Table of Contents

Handbook of Human Resource Management in Emerging Markets

Handbook of Human Resource Management in Emerging Markets

Research Handbooks in Business and Management series

Edited by Frank Horwitz and Pawan Budhwar

Bringing together a diverse set of key HRM themes such as talent management, global careers and employee engagement, this remarkably wide ranging work on managing human resources in more than 20 emerging markets is written by world-leading experts in HRM in emerging markets and based on leading-edge research and practice.

Chapter 9: Diversity, employment equity policy and practice in emerging markets

Stella M. Nkomo, Yvonne du Plessis, Rana Haq and Francois du Plessis

Subjects: business and management, human resource management, international business, development studies, development economics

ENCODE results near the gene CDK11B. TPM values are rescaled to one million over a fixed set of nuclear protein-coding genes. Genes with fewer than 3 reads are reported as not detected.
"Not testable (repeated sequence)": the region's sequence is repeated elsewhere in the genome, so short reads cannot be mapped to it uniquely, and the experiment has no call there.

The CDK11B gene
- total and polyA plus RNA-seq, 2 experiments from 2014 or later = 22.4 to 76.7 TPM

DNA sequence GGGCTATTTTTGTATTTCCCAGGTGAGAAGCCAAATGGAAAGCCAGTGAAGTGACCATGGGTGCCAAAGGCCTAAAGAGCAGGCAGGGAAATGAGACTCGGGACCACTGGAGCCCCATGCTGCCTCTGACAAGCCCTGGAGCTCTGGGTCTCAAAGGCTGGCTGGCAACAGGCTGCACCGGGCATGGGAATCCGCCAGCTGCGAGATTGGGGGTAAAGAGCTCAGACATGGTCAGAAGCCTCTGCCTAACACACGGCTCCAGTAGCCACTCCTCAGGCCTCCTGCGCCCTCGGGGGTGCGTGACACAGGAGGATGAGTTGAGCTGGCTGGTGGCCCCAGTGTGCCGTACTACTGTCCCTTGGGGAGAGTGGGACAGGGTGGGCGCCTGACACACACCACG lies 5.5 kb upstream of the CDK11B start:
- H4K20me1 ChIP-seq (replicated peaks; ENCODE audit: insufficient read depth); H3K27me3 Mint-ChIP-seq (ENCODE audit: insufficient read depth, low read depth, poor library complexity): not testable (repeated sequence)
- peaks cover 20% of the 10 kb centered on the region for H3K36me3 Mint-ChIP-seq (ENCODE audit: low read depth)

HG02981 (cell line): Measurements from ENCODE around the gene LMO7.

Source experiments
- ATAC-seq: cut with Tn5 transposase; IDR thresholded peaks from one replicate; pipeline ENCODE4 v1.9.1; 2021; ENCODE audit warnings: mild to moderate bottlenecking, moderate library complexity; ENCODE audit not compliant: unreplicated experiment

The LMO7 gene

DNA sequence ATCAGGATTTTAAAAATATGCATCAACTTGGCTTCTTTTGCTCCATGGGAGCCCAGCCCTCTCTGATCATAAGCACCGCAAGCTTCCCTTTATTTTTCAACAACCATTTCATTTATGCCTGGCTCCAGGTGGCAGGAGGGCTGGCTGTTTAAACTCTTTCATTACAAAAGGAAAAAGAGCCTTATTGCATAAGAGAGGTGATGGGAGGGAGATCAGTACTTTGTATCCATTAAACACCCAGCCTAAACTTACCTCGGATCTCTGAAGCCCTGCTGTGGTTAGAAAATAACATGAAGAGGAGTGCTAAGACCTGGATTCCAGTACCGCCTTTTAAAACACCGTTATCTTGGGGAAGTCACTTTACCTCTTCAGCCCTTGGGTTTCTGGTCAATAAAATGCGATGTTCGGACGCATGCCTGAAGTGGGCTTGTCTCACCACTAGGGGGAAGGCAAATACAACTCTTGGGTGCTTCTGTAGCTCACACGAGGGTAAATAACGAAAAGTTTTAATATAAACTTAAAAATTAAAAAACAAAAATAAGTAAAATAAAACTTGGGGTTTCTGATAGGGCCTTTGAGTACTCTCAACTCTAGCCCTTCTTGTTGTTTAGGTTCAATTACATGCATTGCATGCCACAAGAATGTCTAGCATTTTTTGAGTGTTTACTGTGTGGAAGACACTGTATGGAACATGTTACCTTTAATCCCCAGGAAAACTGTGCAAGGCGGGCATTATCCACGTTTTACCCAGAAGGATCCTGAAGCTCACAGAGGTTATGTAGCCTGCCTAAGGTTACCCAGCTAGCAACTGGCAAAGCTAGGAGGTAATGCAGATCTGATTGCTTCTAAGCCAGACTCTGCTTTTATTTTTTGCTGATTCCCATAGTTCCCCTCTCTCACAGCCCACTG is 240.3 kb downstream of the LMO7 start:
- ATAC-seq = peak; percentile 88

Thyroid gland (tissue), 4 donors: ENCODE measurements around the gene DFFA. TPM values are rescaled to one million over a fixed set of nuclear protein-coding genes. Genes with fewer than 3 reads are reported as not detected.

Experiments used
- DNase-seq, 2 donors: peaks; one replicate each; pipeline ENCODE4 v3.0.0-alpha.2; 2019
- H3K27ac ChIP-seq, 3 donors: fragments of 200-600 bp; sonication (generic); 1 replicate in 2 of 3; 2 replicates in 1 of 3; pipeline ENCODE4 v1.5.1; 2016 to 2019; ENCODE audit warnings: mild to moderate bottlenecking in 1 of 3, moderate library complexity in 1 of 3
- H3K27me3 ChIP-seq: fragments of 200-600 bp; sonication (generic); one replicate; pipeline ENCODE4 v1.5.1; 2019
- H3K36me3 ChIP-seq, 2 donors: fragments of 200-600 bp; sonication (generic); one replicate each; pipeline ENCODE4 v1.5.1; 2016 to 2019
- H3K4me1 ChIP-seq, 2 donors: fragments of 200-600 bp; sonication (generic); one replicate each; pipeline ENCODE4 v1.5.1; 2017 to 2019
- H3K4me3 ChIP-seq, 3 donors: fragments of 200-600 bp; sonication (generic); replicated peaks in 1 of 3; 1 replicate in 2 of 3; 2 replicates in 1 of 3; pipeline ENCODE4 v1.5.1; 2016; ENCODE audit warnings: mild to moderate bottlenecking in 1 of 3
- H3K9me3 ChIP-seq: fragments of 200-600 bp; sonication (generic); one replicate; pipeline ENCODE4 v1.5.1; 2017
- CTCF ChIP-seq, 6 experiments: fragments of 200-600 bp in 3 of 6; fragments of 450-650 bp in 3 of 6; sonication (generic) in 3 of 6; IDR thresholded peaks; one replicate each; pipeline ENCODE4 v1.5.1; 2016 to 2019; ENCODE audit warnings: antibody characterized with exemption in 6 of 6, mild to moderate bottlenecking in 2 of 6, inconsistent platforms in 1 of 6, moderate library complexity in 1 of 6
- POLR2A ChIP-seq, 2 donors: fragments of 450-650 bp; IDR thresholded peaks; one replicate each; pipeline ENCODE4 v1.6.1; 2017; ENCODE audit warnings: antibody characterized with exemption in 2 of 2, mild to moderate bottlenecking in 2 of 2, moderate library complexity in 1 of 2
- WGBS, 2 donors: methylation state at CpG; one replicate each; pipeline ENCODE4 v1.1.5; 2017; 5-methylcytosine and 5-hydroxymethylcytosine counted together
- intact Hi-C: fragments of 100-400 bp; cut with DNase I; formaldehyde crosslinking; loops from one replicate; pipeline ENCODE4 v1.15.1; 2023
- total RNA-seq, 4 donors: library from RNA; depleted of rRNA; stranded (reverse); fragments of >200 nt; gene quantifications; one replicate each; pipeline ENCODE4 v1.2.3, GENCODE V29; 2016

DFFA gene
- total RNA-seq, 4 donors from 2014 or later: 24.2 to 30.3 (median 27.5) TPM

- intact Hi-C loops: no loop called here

This chapter focuses on employment equity and diversity management in BRICS given its prominent emerging market status. The BRICS nations of Brazil, Russia, India, China and South Africa represent four of five continents with a collective GDP of close to 25 per cent of global GDP (UNDP, 2013). Forty per cent of the world’s population resides in these five countries. The level of demographic diversity within the populations and workforces of these countries provide a fertile platform for understanding the contours of employment equity and diversity management issues within emerging markets. Emerging market economies are generally characterized as transitional economies as they are in the process of moving from different levels of being closed to open market economies (Lenartowicz and Johnson, 2007). This is clearly the case of the BRICS nations. China’s transition requires moving from a centralized command economy to a decentralized market economy which is similar to the one faced by the Russian Federation in its rejection of socialism after the break-up of the Soviet Union. For South Africa, its transition challenge focuses on integration into the global economy after emerging from a long history of market isolation because of its practice of institutionalized racism through apartheid. For Brazil and India transition is about transforming from poverty stricken developing countries to growing, thriving nations. Economic growth, nation building and erasing inequalities are inexorably linked in all of these countries, although in different ways (de Haan and Thorat, 2012).

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